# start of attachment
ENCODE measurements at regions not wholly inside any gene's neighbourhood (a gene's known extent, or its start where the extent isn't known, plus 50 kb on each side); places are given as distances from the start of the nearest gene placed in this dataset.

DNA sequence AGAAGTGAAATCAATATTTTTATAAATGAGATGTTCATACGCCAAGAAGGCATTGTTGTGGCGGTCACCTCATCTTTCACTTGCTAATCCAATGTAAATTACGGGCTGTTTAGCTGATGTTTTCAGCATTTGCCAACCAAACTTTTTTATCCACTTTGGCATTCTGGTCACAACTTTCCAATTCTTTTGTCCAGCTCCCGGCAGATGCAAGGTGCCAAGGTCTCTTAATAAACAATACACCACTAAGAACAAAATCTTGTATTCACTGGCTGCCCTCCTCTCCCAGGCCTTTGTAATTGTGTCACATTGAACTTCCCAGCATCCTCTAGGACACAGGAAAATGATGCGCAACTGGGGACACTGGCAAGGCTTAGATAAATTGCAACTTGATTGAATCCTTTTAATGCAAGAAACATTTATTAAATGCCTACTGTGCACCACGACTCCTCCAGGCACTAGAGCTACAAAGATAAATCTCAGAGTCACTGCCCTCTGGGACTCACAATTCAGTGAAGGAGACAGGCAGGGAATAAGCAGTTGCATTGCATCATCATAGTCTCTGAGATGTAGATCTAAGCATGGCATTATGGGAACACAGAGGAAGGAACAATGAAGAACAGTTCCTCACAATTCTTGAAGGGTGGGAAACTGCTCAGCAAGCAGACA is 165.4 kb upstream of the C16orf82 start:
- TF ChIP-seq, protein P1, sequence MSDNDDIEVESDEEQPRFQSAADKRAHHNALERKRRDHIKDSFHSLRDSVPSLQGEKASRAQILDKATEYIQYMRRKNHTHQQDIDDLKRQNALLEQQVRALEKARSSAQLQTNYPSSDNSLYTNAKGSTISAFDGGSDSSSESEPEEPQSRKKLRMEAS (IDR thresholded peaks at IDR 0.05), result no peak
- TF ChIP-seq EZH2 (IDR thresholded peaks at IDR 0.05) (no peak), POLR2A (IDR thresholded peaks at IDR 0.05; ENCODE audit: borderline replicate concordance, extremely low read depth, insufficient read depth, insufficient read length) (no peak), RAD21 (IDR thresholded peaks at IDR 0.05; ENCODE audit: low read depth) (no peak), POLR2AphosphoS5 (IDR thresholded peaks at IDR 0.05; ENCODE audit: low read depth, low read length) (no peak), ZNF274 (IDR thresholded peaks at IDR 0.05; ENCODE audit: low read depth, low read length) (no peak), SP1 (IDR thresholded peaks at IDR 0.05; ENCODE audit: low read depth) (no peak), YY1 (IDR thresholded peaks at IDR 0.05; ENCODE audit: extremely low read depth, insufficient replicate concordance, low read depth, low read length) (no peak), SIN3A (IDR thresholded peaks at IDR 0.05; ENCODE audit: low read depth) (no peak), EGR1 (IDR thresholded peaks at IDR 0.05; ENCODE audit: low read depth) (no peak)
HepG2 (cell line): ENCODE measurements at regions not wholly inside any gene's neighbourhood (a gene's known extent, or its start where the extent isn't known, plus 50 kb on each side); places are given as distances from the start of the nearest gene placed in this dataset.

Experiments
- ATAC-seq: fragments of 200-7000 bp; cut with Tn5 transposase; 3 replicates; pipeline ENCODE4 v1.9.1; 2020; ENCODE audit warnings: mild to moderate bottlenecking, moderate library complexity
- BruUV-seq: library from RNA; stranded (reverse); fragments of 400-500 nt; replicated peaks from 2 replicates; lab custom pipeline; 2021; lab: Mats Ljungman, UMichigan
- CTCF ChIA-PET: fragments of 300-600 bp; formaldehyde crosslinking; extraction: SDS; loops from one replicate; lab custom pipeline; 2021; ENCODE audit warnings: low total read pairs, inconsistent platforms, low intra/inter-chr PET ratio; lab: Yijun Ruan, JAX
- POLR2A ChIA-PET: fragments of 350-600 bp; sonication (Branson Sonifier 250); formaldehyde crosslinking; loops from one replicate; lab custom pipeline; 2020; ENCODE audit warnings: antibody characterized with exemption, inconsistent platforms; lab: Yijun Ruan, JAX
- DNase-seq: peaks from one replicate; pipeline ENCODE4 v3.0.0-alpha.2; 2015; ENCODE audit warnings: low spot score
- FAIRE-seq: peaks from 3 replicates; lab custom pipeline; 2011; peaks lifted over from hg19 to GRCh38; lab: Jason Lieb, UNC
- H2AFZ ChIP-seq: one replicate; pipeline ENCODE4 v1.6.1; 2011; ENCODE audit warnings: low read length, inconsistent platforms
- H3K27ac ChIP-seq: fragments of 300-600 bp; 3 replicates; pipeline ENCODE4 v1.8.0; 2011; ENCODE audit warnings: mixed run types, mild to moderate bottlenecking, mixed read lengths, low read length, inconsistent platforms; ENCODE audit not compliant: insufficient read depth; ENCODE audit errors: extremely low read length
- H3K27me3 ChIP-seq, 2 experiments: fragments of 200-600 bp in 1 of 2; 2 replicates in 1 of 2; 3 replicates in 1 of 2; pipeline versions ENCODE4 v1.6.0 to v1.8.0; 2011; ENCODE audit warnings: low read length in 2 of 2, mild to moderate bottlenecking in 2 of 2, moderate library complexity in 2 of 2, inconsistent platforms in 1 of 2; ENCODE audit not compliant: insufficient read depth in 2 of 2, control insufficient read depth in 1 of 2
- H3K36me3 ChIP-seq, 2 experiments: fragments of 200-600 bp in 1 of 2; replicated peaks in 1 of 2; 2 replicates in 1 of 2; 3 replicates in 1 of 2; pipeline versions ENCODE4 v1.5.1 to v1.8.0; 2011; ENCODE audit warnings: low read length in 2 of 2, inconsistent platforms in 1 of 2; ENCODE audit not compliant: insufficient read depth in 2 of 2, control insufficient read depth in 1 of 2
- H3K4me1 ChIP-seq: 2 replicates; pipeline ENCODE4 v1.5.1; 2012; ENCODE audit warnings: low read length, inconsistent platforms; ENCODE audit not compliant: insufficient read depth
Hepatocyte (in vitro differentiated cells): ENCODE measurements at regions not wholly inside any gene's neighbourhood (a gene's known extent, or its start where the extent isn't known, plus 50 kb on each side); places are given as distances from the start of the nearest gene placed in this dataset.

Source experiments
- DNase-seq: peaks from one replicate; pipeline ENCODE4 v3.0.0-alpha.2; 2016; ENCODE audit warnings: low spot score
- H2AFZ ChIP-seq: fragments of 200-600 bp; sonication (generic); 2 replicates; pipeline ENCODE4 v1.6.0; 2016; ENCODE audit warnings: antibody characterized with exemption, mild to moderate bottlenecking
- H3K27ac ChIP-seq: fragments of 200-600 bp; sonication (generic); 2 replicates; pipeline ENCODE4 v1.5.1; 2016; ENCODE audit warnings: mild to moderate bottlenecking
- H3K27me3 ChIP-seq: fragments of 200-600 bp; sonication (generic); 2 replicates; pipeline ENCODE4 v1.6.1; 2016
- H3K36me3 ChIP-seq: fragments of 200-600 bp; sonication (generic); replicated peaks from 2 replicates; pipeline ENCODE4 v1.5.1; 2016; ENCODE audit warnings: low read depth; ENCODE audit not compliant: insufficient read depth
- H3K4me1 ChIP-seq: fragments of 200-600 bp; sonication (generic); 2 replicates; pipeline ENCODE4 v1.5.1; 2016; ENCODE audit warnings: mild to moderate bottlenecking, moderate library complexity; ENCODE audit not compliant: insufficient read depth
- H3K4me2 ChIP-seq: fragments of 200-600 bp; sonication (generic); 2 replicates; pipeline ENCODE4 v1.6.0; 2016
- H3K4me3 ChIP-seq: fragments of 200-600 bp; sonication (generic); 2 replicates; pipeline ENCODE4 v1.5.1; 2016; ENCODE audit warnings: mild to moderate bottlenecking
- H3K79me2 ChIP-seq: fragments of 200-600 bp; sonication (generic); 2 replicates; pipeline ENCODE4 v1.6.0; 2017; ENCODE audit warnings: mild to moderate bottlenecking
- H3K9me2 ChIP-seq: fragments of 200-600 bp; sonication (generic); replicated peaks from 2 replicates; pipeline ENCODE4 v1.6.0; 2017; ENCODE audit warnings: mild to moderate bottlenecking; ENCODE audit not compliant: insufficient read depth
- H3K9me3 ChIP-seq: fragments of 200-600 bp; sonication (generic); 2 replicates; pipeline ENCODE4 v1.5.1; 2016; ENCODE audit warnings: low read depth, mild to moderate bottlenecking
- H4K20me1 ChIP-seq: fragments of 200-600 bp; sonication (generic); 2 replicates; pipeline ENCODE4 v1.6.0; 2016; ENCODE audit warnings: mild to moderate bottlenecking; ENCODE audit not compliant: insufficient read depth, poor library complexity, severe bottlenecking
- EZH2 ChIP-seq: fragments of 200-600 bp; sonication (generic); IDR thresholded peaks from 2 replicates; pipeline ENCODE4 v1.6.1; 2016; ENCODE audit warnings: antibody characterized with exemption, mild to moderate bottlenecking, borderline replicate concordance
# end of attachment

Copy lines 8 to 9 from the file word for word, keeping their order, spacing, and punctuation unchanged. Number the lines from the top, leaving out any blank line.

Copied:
- BruUV-seq: library from RNA; stranded (reverse); fragments of 400-500 nt; replicated peaks from 2 replicates; lab custom pipeline; 2021; lab: Mats Ljungman, UMichigan
- CTCF ChIA-PET: fragments of 300-600 bp; formaldehyde crosslinking; extraction: SDS; loops from one replicate; lab custom pipeline; 2021; ENCODE audit warnings: low total read pairs, inconsistent platforms, low intra/inter-chr PET ratio; lab: Yijun Ruan, JAX